Amazon was sued by a California software engineer for refusing to pay his internet and heat bills while he worked from home.
Employers were left wondering who was responsible for paying the extra costs that workers pay when they split their work time between home and office after the judge dismissed the lawsuit.
According to the Society for Human Resource Management, 70% of U.S. office workers now prefer a hybrid work schedule or work completely from home.
For clarity, we asked several employment experts for their opinion on who should pay for home office equipment.
In a survey of 316,000 human resource managers by the Society for Human Resource Management, more than half of them reported that their companies paid for work-related equipment used in workers’ homes.
The laptops, monitors, chairs and keyboards were paid for by employers.
Questions remain over the bills for items like cellphones, home heating and cooling, internet use, and printers, which may straddle work and personal life. What is reimbursable is dependent on the employee’s job and state.
Jim Link, the chief human resources officer of the Society for Human Resource Management, said it’s a bit of a slippery slope because each state is different.
Randi Winter is a partner at the Spencer Fane law firm.
One statute requires employers to reimburse departing workers in a timely fashion, but only for work related equipment that is never used for personal use.
Employers can’t force staff to pay for work equipment if they will push their pay below the minimum wage, according to a statute.
Companies have to figure out their own best practices beyond that.
Winter recommends the development of equipment and expense policies. He fields calls from employers. He told them to put everything in writing.
Some employers give workers stipends for home office expenses.
Workers at the law firm Spencer Fane are helped with their cellphone bills.
Maud Borup gives its employees a $100 monthly stipend for cellphones. Karen said the positive reaction exceeded their expectations.
In Minneapolis, Carmichael Lynch gives new hires a $200 stipend and provides remote workers with computers, video conferencing packages and IT support.
Home and work life have become blurred over the past two years. “Our responsibility is to show up for our people and extend some balance into their world,” said Marcus Fischer, who splits his time between the Minneapolis office and home. We have to figure this out. One of our clients said, “This is the first Pandemic for all of us”
Some companies will not pay for home office internet, cellphones or furniture since they don’t require staff to work from home.
Winter said some employers feel remote workers save on gas and other commute costs by not coming into the office, so shouldn’t complain about having some expenses that straddle the line between home and office.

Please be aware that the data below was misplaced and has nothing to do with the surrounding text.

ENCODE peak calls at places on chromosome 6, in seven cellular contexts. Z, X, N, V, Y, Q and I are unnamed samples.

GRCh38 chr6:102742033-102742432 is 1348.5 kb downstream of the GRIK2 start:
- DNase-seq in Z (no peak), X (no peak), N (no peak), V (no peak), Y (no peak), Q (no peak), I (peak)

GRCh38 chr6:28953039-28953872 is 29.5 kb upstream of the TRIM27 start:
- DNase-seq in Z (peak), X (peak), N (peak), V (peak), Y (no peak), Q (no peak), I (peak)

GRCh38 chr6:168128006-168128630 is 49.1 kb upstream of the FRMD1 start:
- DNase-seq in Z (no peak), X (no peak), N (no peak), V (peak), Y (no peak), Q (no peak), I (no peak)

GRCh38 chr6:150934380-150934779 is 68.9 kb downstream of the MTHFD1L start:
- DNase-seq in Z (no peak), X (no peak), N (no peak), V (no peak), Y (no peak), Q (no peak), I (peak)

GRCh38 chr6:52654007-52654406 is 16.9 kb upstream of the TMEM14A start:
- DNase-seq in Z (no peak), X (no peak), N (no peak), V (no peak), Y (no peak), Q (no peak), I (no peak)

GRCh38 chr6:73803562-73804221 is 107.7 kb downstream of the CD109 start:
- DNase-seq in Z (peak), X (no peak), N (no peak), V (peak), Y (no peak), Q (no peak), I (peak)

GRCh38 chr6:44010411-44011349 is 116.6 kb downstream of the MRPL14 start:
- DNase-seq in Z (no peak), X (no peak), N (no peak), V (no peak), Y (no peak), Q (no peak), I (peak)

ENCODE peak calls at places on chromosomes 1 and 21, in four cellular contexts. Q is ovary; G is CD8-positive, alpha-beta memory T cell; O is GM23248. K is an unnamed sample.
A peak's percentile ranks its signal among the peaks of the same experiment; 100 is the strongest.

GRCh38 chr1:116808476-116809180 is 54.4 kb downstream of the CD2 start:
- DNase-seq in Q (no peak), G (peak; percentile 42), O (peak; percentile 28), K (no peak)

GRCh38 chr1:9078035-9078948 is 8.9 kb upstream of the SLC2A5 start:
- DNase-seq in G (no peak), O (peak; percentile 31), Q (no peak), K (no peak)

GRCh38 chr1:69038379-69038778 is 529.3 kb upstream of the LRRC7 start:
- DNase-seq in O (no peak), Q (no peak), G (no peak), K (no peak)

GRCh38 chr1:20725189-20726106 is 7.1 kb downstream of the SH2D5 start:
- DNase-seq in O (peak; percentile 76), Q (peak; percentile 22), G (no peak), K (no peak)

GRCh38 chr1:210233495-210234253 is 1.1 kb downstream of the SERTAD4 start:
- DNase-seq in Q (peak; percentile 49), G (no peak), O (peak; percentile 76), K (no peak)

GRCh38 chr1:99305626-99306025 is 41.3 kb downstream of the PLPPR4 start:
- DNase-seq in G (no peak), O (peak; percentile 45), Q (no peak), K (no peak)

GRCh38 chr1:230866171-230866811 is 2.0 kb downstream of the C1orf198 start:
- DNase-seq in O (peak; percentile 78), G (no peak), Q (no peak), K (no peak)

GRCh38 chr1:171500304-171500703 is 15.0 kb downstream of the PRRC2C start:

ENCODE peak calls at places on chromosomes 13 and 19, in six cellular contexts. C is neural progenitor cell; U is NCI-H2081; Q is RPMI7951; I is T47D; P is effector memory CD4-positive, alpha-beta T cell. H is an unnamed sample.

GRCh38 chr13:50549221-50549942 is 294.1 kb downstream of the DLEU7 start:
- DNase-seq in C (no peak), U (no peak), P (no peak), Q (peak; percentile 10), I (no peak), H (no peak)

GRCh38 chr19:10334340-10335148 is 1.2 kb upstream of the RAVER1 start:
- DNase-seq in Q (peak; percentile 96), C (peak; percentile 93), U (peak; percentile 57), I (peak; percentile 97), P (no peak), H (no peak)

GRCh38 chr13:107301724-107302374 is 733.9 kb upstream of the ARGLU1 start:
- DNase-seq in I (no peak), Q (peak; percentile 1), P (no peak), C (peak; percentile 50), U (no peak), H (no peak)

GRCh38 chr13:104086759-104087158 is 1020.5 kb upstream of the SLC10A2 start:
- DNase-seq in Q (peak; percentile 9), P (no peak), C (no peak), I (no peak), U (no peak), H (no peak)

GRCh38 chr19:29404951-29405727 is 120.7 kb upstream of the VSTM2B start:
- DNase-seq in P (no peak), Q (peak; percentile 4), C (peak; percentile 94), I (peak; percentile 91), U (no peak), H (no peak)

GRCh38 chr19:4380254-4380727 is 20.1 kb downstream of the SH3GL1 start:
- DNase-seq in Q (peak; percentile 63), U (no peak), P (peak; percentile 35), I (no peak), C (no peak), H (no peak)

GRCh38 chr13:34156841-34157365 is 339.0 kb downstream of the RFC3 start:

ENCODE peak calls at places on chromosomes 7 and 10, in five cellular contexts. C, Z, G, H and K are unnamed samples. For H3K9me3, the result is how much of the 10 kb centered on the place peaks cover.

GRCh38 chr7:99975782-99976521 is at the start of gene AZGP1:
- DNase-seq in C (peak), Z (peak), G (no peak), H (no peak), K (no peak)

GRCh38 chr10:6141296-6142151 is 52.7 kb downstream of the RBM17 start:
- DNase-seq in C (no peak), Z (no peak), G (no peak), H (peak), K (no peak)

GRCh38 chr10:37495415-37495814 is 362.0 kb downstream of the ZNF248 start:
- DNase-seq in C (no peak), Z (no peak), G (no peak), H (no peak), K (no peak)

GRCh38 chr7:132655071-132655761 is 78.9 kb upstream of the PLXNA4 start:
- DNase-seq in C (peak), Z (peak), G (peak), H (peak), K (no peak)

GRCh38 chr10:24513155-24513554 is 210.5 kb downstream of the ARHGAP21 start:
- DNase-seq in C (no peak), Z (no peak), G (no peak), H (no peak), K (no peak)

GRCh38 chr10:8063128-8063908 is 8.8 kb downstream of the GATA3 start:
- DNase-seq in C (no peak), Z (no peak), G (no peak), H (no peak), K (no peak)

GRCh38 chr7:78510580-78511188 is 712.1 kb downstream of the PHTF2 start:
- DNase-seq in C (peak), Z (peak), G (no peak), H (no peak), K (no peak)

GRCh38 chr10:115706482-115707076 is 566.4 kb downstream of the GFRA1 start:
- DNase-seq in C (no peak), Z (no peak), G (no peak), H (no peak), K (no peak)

Winter suggests looking at the state’s own remote-work policy. It is clear that the state will only reimburse expenses if approved. It won’t cover operating costs for remote work locations if you don’t provide a computer.
Jay Zweig said that many nongovernment employers take a practical approach to the whole hybrid home office question and can easily reimburse workers for a portion of home internet.
Policies that are consistent across all locations, states and staffs is what he warned against.
Zweig said that an employer should make sure to treat employees consistently in work-from- home expense reimbursements. A written policy will save an employer a lot of time and money.
Ensure compliance with state laws with new policies reviewed by legal experts.
Some states have employee-friendly laws, according to Yvette Lee. Employers in Iowa, Illinois, California, Massachusetts, Montana, New York and Washington, D.C. are required to provide or reimburse workers for all necessary business-related equipment to do their jobs.
The devil is in all the details. Some states only require companies to partially reimburse workers for the portion of time equipment is deployed for work.
It can be complicated depending on the state. Employers need to make sure that their policies are developed so that individuals don’t just start buying stuff without company approval. Employers can say, “That is not an expense that you would have normally incurred in the office so that is not something you need to work from home.”
Lee said that no matter how thorough your policy is, you should expect something.
She said that employees with disabilities have the right to ask their workplace to make reasonable accommodations for them.
There will be exceptions to the rule if an employee goes to their employer and says that they need a standing desk because of back pain. It is more likely that the employer will pay for that equipment.
A writer contributed to the article.